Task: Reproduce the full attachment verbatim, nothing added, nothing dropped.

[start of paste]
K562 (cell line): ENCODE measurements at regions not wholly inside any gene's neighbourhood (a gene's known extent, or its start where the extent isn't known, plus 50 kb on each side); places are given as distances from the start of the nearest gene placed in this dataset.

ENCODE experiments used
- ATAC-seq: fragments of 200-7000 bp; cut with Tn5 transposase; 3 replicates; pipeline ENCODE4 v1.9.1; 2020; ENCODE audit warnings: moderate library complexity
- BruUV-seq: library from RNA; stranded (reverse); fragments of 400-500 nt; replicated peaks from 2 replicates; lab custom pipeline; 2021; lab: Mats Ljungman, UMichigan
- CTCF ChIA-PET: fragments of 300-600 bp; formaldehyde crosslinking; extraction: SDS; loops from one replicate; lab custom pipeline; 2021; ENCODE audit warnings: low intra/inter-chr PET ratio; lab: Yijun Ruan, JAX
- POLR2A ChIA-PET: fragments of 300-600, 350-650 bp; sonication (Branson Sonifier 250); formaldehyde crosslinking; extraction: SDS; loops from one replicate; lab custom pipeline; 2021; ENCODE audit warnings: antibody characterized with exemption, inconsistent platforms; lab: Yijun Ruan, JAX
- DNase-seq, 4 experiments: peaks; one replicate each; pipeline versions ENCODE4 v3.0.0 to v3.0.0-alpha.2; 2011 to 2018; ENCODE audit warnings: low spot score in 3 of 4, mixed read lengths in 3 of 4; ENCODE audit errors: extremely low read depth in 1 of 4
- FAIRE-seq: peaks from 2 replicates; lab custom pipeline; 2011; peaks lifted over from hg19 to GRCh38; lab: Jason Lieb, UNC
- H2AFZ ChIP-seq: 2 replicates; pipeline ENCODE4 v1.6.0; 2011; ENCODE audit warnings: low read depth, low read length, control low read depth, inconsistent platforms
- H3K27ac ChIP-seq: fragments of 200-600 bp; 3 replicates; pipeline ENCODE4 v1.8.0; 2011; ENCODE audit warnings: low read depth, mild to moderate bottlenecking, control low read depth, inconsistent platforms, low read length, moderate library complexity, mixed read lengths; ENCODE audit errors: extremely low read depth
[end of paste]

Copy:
K562 (cell line): ENCODE measurements at regions not wholly inside any gene's neighbourhood (a gene's known extent, or its start where the extent isn't known, plus 50 kb on each side); places are given as distances from the start of the nearest gene placed in this dataset.

ENCODE experiments used
- ATAC-seq: fragments of 200-7000 bp; cut with Tn5 transposase; 3 replicates; pipeline ENCODE4 v1.9.1; 2020; ENCODE audit warnings: moderate library complexity
- BruUV-seq: library from RNA; stranded (reverse); fragments of 400-500 nt; replicated peaks from 2 replicates; lab custom pipeline; 2021; lab: Mats Ljungman, UMichigan
- CTCF ChIA-PET: fragments of 300-600 bp; formaldehyde crosslinking; extraction: SDS; loops from one replicate; lab custom pipeline; 2021; ENCODE audit warnings: low intra/inter-chr PET ratio; lab: Yijun Ruan, JAX
- POLR2A ChIA-PET: fragments of 300-600, 350-650 bp; sonication (Branson Sonifier 250); formaldehyde crosslinking; extraction: SDS; loops from one replicate; lab custom pipeline; 2021; ENCODE audit warnings: antibody characterized with exemption, inconsistent platforms; lab: Yijun Ruan, JAX
- DNase-seq, 4 experiments: peaks; one replicate each; pipeline versions ENCODE4 v3.0.0 to v3.0.0-alpha.2; 2011 to 2018; ENCODE audit warnings: low spot score in 3 of 4, mixed read lengths in 3 of 4; ENCODE audit errors: extremely low read depth in 1 of 4
- FAIRE-seq: peaks from 2 replicates; lab custom pipeline; 2011; peaks lifted over from hg19 to GRCh38; lab: Jason Lieb, UNC
- H2AFZ ChIP-seq: 2 replicates; pipeline ENCODE4 v1.6.0; 2011; ENCODE audit warnings: low read depth, low read length, control low read depth, inconsistent platforms
- H3K27ac ChIP-seq: fragments of 200-600 bp; 3 replicates; pipeline ENCODE4 v1.8.0; 2011; ENCODE audit warnings: low read depth, mild to moderate bottlenecking, control low read depth, inconsistent platforms, low read length, moderate library complexity, mixed read lengths; ENCODE audit errors: extremely low read depth